Linked by Thom Holwerda on Thu 4th Aug 2005 14:07 UTC, submitted by sonic1001
Linux Between December 2004 and July 2005, the "defect density" in the Linux kernel has fallen from 0.17 to 0.16 and all serious defects have been corrected, a new report out from code analysis firm Coverity asserts. Defect density declined by 2.2 percent.
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checkers and verifiers
by butters on Thu 4th Aug 2005 19:24 UTC
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Coverity Prevent is a static checker. It is programmed to look for patterns and make should that they comply with particular rules. For example, a rule could be: "before accessing kernel data structure x, acquire lock v." This makes it better than more simplistic tools such as Lint, which primarily detect the big three (uninitialized variables, null pointer deferences, and out-of-bounds array accesses) plus slews of stylistic complaints.

The inherent theory behind a checker is that it can only look for what it is programmed to look for. It does not in any way provide assurance that the "defects" it finds are the only problems. This can only be done with a verifier, which uses a system of code annotation to explain to the tool what the code is doing, so that the tool can verify that the code is really doing what is intended. The problem with verification is that it requires a lot of work to annotate the code, and this process can only be done well by a developer who really knows the code.

In the end there is no substitute for human code review, but static analysis can filter quite a bit of problems beforehand, and the use of such tools as a part of the development process has also been shown to improve coding style. If the checker complains about checking for null where you are pretty sure that the pointer in question will never be null, it is easy to just put the check in and have the complaint go away. In the long run, this is good style because later on someone can change some other code that might allow for that pointer to become null.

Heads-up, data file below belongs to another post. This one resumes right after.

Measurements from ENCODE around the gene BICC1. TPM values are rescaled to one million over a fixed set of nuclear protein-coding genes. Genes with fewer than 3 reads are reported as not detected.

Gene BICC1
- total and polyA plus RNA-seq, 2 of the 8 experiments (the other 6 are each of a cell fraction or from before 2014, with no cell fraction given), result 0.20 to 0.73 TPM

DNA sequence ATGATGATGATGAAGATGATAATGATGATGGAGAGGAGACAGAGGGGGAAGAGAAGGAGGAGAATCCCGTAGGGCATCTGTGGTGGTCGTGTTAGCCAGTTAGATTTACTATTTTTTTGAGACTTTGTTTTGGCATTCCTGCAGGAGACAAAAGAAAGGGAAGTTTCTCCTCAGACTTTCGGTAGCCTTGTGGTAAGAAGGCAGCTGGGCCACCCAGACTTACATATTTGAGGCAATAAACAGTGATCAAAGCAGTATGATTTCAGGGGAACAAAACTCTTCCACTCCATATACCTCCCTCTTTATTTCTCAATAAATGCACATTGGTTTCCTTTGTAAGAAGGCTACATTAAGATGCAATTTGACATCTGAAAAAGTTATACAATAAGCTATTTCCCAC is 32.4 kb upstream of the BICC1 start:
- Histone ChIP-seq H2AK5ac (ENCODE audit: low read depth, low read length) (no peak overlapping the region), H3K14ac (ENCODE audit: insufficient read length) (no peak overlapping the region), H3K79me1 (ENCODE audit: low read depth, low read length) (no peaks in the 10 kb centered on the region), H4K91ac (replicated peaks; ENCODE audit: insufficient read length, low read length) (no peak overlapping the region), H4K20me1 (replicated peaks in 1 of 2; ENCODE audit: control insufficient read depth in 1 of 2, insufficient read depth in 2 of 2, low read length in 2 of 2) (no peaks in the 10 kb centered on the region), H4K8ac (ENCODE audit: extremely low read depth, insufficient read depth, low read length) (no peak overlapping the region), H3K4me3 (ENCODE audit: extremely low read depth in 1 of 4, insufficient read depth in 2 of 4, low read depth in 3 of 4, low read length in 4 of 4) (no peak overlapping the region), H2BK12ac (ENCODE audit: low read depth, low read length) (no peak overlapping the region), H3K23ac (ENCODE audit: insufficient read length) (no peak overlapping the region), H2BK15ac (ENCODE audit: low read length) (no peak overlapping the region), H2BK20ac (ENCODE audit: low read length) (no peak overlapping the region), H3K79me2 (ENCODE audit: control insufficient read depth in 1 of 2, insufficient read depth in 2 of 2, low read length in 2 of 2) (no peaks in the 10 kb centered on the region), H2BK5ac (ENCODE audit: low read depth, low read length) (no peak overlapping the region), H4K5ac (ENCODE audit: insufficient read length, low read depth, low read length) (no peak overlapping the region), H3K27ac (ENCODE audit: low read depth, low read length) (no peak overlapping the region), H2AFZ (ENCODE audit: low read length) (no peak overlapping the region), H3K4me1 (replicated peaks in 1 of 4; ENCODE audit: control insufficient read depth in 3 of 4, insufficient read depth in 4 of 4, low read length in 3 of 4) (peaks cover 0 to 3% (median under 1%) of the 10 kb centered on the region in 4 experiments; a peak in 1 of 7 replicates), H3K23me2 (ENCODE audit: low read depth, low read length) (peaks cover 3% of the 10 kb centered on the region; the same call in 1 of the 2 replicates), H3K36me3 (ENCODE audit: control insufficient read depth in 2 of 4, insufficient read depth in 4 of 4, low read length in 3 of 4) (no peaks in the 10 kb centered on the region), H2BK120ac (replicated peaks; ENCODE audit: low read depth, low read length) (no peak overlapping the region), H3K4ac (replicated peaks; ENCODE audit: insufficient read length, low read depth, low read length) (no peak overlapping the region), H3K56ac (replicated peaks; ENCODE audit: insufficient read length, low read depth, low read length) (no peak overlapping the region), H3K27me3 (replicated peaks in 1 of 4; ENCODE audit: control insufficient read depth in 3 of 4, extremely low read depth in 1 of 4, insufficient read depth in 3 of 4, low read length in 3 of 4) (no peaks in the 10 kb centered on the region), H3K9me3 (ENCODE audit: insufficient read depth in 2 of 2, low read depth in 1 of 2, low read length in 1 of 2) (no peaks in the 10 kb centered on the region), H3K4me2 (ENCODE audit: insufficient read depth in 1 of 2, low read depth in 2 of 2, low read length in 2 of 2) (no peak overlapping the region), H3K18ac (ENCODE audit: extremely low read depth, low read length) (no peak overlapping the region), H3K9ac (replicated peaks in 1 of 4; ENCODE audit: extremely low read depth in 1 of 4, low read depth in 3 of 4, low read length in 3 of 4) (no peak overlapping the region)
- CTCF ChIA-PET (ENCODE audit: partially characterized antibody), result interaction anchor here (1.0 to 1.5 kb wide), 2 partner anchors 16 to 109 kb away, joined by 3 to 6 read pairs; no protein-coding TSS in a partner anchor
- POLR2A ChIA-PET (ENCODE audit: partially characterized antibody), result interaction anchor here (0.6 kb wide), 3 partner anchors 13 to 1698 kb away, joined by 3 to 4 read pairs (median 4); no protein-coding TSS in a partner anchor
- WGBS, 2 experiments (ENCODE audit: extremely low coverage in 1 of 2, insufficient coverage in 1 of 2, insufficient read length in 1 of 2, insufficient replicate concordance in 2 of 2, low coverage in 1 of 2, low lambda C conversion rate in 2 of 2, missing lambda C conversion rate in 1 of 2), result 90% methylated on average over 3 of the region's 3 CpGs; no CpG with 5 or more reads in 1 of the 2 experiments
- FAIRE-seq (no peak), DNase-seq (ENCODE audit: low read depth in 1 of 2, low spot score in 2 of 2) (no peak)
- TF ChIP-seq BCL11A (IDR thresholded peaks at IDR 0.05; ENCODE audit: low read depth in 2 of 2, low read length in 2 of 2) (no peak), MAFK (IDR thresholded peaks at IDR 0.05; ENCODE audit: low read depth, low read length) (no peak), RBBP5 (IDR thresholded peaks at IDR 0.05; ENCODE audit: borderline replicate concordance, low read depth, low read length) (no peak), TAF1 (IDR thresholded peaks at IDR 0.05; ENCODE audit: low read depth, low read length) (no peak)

As far as human code review goes, there are two forms: static code review and runtime functional verification. The BSDs use a more thorough static code review process than does Linux. However, Linux not only has "more eyes on the code," it has tons more real world testing going on. People are running Linux in all sorts of weird configurations in large numbers. Any problems are usually discovered and reported quickly. Coincidentally, it is usually the types of bugs rooted out by static checkers (particularly uninitialized variables) that are more likely to crop up later in the product lifetime.

A new movement to bring BSD to the desktop seems to be starting, given the relatively recent releases PC-BSD and others. This is good, because it opens up a wider audience for BSD. I hope the hardware support can catch up to Linux, or else the desktop BSD movement might be limited. Also, BSD has no catch up to Linux on low latency process scheduling and other features that make Linux appealing on the desktop.

Finally, Windows sucks for games. It just happens to be that many games are written only for Windows. DirectX sucks for developing games that perform well or have innovative features. Most of the "big titles" for PC gaming are written in OpenGL for this reason. DirectX is really only "good enough" for console gaming. With Linux, game developers can produce Live Game CDs/DVDs that boot to an environment (possibly including a tweaked kernel) specifically tuned for that game. Windows can't really do that (are there any Windows LiveCDs that can even compare to those widely available for Linux?).

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